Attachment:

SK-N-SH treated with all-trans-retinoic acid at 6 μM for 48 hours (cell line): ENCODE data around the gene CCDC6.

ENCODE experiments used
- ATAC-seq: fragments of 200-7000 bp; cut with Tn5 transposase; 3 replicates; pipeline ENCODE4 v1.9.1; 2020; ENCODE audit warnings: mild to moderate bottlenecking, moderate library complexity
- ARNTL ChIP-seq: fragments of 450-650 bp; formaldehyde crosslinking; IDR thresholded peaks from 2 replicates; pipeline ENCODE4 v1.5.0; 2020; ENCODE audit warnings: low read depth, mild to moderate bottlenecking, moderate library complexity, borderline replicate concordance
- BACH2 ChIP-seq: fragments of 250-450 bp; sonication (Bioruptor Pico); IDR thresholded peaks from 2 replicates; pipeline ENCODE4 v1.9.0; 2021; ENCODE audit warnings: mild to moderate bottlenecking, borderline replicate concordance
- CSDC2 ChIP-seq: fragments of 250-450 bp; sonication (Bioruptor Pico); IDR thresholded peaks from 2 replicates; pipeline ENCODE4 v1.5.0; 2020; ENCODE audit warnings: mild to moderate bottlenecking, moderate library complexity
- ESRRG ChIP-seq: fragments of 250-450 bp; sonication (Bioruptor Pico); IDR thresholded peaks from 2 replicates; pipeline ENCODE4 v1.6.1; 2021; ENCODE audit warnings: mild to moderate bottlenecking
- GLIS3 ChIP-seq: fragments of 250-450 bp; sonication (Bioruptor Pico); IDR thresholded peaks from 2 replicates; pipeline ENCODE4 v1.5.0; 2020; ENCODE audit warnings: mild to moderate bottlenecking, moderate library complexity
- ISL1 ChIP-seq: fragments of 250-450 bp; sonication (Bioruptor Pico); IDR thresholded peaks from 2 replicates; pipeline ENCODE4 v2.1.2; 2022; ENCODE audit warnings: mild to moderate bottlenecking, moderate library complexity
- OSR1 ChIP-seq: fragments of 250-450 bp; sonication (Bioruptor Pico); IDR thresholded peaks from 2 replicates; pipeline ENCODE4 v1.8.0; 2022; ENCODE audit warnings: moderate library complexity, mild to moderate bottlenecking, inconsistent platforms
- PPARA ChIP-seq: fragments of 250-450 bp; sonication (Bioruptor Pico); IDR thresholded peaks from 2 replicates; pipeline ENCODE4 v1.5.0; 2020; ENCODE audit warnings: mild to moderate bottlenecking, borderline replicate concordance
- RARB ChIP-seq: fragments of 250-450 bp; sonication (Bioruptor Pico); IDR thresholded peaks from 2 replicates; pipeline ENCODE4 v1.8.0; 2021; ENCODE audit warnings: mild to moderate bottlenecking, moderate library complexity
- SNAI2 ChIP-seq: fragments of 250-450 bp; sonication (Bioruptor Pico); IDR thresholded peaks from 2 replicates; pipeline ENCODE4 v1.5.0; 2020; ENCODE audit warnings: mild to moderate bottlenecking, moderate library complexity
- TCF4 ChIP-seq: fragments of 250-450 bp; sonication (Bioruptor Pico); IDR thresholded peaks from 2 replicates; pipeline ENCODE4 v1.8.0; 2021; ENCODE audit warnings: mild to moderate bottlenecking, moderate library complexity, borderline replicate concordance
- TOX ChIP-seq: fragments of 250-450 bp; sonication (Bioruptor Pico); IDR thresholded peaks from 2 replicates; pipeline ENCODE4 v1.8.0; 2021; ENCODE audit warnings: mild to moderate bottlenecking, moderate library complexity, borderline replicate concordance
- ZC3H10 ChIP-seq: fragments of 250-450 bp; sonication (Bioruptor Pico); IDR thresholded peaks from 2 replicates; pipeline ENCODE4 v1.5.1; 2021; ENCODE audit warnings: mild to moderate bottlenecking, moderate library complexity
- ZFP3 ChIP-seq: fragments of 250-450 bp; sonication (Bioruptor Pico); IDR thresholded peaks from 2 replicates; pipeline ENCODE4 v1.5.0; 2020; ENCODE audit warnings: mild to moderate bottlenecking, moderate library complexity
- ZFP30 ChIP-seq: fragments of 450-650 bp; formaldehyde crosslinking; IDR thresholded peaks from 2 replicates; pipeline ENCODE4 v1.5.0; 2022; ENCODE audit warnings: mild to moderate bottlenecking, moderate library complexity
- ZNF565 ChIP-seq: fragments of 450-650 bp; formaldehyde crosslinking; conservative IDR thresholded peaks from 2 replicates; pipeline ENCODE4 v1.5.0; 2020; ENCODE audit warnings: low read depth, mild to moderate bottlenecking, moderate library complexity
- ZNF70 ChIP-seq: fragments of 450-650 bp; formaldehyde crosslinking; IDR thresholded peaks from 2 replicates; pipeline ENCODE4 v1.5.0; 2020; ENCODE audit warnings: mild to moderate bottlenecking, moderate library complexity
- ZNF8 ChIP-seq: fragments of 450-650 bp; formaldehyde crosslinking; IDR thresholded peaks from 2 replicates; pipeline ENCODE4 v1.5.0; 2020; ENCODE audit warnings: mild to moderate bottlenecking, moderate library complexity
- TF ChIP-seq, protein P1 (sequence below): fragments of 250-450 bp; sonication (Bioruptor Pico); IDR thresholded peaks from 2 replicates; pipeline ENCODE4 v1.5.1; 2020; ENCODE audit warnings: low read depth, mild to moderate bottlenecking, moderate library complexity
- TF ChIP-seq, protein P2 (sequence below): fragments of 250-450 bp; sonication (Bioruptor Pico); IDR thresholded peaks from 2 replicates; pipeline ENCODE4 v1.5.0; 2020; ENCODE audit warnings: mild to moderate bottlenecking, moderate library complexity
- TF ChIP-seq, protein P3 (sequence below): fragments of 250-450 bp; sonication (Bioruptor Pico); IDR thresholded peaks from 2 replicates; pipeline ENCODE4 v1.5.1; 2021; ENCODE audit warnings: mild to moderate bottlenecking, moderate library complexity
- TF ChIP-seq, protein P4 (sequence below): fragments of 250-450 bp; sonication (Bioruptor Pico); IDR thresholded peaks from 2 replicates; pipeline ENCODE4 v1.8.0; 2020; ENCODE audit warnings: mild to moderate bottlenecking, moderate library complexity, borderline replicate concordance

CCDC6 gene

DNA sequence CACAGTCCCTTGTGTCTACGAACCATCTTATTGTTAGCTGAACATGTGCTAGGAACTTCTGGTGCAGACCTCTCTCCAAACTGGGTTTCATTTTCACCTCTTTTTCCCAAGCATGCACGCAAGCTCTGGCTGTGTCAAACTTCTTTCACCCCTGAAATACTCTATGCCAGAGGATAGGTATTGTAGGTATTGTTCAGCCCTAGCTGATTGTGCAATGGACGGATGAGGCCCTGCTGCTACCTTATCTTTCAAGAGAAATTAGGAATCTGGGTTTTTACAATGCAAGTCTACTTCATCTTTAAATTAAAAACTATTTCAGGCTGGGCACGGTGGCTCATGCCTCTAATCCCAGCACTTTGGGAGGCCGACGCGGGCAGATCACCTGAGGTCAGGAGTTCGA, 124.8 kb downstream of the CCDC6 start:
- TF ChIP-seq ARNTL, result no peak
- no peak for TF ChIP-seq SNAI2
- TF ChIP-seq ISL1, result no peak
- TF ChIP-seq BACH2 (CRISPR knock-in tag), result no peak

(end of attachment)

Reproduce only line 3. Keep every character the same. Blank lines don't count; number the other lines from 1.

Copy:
- ATAC-seq: fragments of 200-7000 bp; cut with Tn5 transposase; 3 replicates; pipeline ENCODE4 v1.9.1; 2020; ENCODE audit warnings: mild to moderate bottlenecking, moderate library complexity